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Dalia Stasevska conducts Sibelius, and Wayne Marshall performs an organ concerto by Poulenc

Dalia Stasevska conducts the Philadelphia Orchestra in a program of Sibelius, Poulenc and Tarrodi.
Margo Reed
Dalia Stasevska conducts the Philadelphia Orchestra in a program of Sibelius, Poulenc and Tarrodi.

Join us on Sunday, Nov. 5 at 1 p.m. on WRTI 90.1 and Monday, Nov. 6 at 7 p.m. on WRTI HD-2 as The Philadelphia Orchestra in Concert brings you an encore presentation of Poulenc’s Organ Concerto, Sibelius’ Symphony No. 5, and a recent work by Swedish composer Andrea Tarrodi. Guest conductor Dalia Stasevska makes her debut with The Philadelphia Orchestra.

The concert opens with Liguria, a tone poem by Andrea Tarrodi inspired by Italy’s northwest coast. When she visited this craggy region in 2011, the composer became captivated by a string of colorful fishing villages connected by paths along the coastline, east of the Ligurian capital Genoa. The dramatic geography of the area, with steep slopes from the surrounding hills meeting the water, also sparked her imagination. Liguria opens with swells of orchestral sound evoking ocean waves crashing on the coast, and unfolds as a musical walking tour in five connected sections, each a portrait of a different village.

British organist Wayne Marshall is featured in the dramatic Concerto in G minor for organ, strings, and timpani by Francis Poulenc. The French composer’s output is characterized by two seemingly contradictory forces: a melodious and sparkling wit, and a sincere spiritual bent. The latter emerged after the sudden death of a friend jolted Poulenc into a reexamination of his life. Soon he was on a religious pilgrimage, a profound mystical experience that left a permanent mark. Many of Poulenc’s works from this point showed a new seriousness.

Wayne Marshall on organ and Dalia Stasevska at the podium with The Philadelphia Orchestra in March of 2023.
Margo Reed
Wayne Marshall on organ and Dalia Stasevska at the podium with The Philadelphia Orchestra in March of 2023.
How Wayne Marshall selects specific timbres from the huge constellation of sounds within the organ

He dubbed his Organ Concerto, written soon after his pilgrimage, a “grave and austere” work appropriate for performance in a church. Typically for Poulenc, it also has breezy and witty passages. Overall the concerto draws on a remarkable variety of styles from many centuries. There are modal chantlike themes with a medieval air, passages reminiscent of Bach’s fantasies for the organ, Neo-Classical elements that evoke Stravinsky, and grand Romantic gestures as well. An acclaimed and imaginative improviser, Wayne Marshall expands Poulenc’s short cadenza into a full-blown extemporization in this performance.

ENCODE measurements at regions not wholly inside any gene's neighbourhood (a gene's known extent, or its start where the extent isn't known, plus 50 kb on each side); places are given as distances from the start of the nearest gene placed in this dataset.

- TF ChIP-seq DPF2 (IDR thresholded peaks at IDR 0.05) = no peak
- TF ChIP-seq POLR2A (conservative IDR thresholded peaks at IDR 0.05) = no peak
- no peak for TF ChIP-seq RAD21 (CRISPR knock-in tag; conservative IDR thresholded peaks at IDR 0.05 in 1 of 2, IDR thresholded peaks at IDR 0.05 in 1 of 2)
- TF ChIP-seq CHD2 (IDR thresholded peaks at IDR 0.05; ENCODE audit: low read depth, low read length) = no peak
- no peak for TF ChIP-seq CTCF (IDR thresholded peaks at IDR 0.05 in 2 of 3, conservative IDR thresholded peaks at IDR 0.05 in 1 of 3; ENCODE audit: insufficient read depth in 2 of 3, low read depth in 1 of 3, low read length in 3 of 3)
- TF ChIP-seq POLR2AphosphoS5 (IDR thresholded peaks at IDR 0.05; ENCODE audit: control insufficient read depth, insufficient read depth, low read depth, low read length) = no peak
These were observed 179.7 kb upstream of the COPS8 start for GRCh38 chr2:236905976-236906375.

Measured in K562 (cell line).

How conductor Dalia Stasevska dives deep into the mind of Sibelius

Jean Sibelius endured many struggles while composing his Fifth Symphony. At the time, he was already revered in his native Finland for having brought international attention to the territory’s quest for independence from Russia, and this symphony was commissioned by the Finnish government to be premiered on the composer’s 50th birthday, which had been declared a holiday. In addition to the pressure of producing a work that would justify such an occasion, the composer also endured much personal suffering as he composed, including health problems and a traumatic flight from Russian troops.

But the symphony was completed on schedule, and Sibelius himself conducted the premiere in December 1915. Almost immediately afterward, he withdrew the Fifth and significantly revised it. In 1916, he conducted the work in its new form. Again, he was unhappy with the result. Another major revision followed. After leading the third version in concert in 1919, even the self-critical Sibelius could find nothing more he wanted to change. And all his labors paid off: The Fifth Symphony has since become one of the most popular of all the symphonies in the repertoire.


Tarrodi: Liguria

Poulenc: Organ Concerto in g minor

Sibelius: Symphony No. 5 in E-flat major

The Philadelphia Orchestra

Dalia Stasevska, conductor

Wayne Marshall, organ


Melinda Whiting: Host

Alex Ariff: Senior Producer

Susan Lewis: Consulting Producer

Joseph Patti: Broadcast Engineer

Listen to The Philadelphia Orchestra in Concert broadcasts every Sunday at 1 p.m. on WRTI 90.1, streaming at WRTI.org, on the WRTI mobile app, and on your smart speaker. Listen again on Mondays at 7 p.m. on WRTI HD-2. Listen for up to two weeks after broadcast on WRTI Replay, accessible from the WRTI homepage (look for Listen to The Philadelphia Orchestra in Concert On Demand).

Melinda has worked in radio for decades, hosting and producing classical music and arts news. An award-winning broadcaster, she has created and hosted classical music programs and reported for NPR, WQXR—New York, WHYY–Philadelphia, and American Public Media. WRTI listeners may remember her years hosting classical music for WFLN and WHYY.